Increased layoffs, mostly of women and blacks, pushed the nation's unemployment rate to 6 percent last month, the Labor Department said yesterday. The report was issued as a key White House official made the administration's gloomiest-yet prediction for prices in 1980.
The layoffs boosted unemployment by 200,000 to 6.2 million persons in October, the department said. The unemployment rate, which hit 6 percent in August, had fallen back to 5.8 percent in September.
Robert Russell, director of the Council on Wage and Price Stability, said he expects consumer prices to go up at a 9 percent 10 percent rate during 1980.
Russell also indicated he expects little slowdown in the current 13-percent rate before the end of year. Consumer prices have climbed just about that fast all year, and Russell said prices would be up between 12 percent and 13 percent for the year as a whole.
Even though there has been no abrupt surge in unemployment, it is increasing steadily. During the second quarter of the year, the number of people out of work averaged 5,880,000. In the third quarter it rose to 5,994,000, and last month reached 6,182,000.
Of that total, 2,771,000 lost their last job while only 825,000 voluntarily left it. The remainder of the unemployed either are seeking their first job or have reentered the labor force after being out of it for some time.
The increased layoffs were largely responsible for a rise in the unemployment rate for adult women from 5.5 percent in September to 5.8 percent last month. Similarly, the rate for black workers rose from 10.6 percent to 11.7 percent.
The unemployment rate for adult men ticked up from 4.2 percent to 4.3 percent. The rate for white workers rose from 5.1 percent to 5.2 percent, and for teen-agers, from 16.4 percent to 16.6 percent.
Most economists, including those in the Carter administration, expect a sharp increase soon in the unemployment rate as the recession deepens. Recent actions by the Federal Reserve to tighten credit availability only make that prospect more certain, experts say.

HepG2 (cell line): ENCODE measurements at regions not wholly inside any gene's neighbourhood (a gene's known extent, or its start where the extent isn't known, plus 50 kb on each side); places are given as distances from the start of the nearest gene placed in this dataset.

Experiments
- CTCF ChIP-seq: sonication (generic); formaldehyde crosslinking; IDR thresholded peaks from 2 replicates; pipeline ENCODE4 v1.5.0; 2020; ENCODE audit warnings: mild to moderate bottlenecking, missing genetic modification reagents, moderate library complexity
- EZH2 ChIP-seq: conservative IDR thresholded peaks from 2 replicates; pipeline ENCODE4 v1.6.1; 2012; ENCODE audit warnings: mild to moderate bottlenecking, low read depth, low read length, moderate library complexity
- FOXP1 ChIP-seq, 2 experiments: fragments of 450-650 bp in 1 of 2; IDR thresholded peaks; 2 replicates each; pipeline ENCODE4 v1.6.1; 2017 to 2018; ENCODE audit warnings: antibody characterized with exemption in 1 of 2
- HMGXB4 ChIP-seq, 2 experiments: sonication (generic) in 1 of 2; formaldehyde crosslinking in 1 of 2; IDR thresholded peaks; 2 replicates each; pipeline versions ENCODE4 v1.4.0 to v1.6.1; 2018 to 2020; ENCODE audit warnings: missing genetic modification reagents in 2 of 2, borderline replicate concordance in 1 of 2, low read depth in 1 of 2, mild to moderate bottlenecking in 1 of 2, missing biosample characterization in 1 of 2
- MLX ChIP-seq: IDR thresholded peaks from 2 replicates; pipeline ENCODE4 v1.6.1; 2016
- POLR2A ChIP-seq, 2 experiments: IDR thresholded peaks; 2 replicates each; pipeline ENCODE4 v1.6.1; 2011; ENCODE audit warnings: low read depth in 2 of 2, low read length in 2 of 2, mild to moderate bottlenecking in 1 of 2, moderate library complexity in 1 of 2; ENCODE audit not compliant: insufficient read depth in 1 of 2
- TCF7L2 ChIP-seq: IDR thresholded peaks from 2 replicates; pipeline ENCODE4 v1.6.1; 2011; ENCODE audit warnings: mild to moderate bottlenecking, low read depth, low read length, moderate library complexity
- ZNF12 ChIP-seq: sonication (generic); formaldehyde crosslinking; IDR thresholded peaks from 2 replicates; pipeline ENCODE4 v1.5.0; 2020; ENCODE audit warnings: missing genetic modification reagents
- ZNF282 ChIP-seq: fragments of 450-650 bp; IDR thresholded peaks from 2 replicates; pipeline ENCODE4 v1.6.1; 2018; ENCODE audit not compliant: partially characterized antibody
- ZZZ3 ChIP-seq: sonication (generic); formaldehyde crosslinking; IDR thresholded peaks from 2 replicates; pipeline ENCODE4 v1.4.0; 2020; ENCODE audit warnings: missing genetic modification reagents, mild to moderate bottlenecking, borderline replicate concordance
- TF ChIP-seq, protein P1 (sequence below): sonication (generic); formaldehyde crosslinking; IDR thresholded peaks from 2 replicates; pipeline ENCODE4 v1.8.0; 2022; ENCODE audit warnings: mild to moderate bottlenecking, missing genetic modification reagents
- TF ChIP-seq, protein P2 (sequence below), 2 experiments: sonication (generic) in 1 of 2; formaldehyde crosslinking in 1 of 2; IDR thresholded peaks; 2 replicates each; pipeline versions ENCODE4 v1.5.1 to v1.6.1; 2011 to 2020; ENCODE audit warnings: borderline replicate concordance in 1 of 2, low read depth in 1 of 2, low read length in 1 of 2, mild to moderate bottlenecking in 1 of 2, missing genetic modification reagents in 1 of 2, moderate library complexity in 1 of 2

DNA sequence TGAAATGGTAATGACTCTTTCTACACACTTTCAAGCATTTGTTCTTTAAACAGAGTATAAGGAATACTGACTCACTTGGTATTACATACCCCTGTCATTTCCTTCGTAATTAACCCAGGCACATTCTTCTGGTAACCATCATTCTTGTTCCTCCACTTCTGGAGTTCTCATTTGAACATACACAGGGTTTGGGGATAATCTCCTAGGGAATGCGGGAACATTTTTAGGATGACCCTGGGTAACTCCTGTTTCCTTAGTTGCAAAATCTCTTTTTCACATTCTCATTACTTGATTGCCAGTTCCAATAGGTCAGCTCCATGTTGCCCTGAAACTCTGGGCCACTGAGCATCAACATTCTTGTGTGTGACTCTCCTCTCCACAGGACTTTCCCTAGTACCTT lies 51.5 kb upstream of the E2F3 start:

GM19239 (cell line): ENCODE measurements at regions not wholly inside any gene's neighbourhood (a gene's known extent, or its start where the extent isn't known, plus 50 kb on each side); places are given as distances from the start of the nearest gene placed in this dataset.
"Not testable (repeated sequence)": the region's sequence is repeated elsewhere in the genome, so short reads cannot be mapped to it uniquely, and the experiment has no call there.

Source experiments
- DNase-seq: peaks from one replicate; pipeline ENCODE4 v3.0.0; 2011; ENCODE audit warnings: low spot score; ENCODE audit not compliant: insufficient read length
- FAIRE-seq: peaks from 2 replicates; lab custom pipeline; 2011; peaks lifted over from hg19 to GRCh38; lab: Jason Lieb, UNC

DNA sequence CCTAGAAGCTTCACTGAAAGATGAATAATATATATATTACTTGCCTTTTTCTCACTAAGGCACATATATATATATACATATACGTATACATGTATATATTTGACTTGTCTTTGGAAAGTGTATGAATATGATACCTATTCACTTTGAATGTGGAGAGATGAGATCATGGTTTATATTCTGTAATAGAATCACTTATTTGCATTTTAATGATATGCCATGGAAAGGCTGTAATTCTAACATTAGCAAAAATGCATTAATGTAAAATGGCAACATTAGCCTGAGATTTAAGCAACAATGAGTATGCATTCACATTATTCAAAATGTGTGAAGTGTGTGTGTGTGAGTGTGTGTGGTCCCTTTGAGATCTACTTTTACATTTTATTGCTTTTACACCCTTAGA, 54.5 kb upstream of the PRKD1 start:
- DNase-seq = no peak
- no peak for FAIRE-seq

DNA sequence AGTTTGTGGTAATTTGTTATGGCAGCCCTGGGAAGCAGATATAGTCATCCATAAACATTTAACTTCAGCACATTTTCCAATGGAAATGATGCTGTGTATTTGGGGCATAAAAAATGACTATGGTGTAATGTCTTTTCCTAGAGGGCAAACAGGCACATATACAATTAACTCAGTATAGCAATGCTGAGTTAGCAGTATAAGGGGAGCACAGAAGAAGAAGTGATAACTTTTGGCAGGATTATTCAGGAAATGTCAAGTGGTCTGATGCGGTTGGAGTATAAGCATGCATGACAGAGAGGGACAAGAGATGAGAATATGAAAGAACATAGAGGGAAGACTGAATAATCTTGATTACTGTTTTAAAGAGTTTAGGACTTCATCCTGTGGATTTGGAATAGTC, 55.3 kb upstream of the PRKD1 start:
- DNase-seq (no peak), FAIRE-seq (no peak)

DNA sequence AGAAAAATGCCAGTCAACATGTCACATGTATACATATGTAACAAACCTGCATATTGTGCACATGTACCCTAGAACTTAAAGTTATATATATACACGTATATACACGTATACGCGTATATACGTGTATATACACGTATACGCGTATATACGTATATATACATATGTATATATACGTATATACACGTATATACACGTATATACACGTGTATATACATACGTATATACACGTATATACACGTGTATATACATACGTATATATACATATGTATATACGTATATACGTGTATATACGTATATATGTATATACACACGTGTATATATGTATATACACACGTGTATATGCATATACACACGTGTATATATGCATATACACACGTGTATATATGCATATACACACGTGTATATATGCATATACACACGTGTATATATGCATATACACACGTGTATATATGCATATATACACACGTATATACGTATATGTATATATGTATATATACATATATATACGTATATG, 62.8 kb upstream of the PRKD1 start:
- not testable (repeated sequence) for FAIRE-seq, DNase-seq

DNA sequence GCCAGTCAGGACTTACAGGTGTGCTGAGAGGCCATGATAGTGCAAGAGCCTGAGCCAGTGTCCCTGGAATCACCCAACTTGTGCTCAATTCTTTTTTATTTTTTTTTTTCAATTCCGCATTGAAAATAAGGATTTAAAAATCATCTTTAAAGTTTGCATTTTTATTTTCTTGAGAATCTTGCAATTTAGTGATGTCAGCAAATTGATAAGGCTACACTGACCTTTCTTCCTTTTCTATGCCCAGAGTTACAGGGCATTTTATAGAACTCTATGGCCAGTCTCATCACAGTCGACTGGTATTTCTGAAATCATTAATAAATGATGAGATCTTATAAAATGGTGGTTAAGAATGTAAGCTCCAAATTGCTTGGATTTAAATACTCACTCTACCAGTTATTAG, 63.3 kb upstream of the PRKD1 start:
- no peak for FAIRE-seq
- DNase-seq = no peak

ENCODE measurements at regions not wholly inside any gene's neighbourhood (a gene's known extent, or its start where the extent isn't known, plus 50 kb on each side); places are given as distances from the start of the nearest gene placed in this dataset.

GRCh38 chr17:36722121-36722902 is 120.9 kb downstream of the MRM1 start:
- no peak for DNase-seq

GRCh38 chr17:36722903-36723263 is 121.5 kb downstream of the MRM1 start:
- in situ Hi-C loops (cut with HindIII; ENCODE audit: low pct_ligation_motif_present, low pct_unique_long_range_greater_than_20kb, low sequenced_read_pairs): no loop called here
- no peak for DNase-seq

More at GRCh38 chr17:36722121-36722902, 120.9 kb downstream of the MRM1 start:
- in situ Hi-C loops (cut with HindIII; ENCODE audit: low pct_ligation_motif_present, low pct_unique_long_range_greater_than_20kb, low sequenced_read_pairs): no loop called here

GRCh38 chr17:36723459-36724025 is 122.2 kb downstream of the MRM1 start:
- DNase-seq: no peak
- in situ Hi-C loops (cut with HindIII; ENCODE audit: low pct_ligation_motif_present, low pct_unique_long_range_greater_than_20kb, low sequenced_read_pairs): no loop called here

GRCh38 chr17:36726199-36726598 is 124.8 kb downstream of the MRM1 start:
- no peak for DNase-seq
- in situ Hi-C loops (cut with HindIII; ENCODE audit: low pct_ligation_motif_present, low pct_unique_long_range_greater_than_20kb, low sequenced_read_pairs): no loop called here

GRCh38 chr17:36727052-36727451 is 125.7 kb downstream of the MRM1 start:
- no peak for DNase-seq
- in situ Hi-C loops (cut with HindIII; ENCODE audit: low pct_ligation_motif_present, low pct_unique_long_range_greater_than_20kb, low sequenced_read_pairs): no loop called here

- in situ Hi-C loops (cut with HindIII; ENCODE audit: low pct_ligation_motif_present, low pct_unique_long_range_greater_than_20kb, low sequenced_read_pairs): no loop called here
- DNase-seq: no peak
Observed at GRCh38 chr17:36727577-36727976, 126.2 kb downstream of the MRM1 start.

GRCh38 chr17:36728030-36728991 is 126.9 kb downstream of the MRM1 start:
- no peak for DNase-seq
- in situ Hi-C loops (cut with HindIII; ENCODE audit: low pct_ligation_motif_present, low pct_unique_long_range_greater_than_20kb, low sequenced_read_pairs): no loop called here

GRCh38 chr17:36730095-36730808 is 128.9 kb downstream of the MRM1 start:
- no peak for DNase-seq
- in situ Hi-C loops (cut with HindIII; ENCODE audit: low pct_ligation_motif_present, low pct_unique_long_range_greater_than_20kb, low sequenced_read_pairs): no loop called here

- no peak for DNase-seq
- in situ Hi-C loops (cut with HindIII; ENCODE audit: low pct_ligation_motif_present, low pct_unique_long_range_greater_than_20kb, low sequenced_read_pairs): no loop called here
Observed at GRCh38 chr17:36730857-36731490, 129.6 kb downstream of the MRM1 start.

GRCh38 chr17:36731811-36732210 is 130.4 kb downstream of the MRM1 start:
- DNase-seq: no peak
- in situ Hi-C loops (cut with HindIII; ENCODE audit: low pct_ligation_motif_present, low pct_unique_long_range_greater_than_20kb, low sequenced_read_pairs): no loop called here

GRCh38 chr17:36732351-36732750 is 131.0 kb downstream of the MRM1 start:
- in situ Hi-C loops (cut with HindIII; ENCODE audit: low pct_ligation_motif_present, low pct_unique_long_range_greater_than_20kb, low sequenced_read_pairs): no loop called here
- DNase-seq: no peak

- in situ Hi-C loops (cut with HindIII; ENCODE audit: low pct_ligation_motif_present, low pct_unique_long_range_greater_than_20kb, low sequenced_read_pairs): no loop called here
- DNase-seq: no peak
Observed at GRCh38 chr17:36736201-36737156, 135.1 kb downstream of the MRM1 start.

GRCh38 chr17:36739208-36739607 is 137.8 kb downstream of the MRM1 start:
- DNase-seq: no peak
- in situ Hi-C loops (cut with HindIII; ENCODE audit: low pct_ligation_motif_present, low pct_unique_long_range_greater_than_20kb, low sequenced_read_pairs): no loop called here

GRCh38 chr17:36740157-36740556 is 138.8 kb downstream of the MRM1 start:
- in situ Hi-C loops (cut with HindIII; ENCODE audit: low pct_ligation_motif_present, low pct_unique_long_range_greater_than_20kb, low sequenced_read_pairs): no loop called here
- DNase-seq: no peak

For instance, Allen Gutheim, an economist with Wharton Economic Forecasting at the University of Pennsylvania, said the unemployment rate still is expected to reach 6.5 percent by the end of the year.
But increasingly, administration economists are scaling back how much impact they expect the recession to have on inflation. Last week Charles Schultze chairman of the Council of Economic Advisors, said the economy's underlying rate of inflation -- a concept that excludes the often wide and erratic swings in food and energy prices -- was now between 8 percent and 9 percent.
Yesterday COWPS director Russell said he expects that underlying rate to rise further during 1980.
In contrast to the basic survey of households, which showed unemployment dropping by 220,000 last month, a separate survey of actual company payrolls registered a 306,000 increase. The two surveys often do not move together month-by-month, but over the last four months indicate an almost identical increase in employment of more than 500,000.
But over that same period, the number of people either at work or looking for jobs has risen by almost 950,000, adding nearly half a million would-be workers to the ranks of the unemployed.
The employment increases shown in the payroll survey were concentrated in service-producing industries.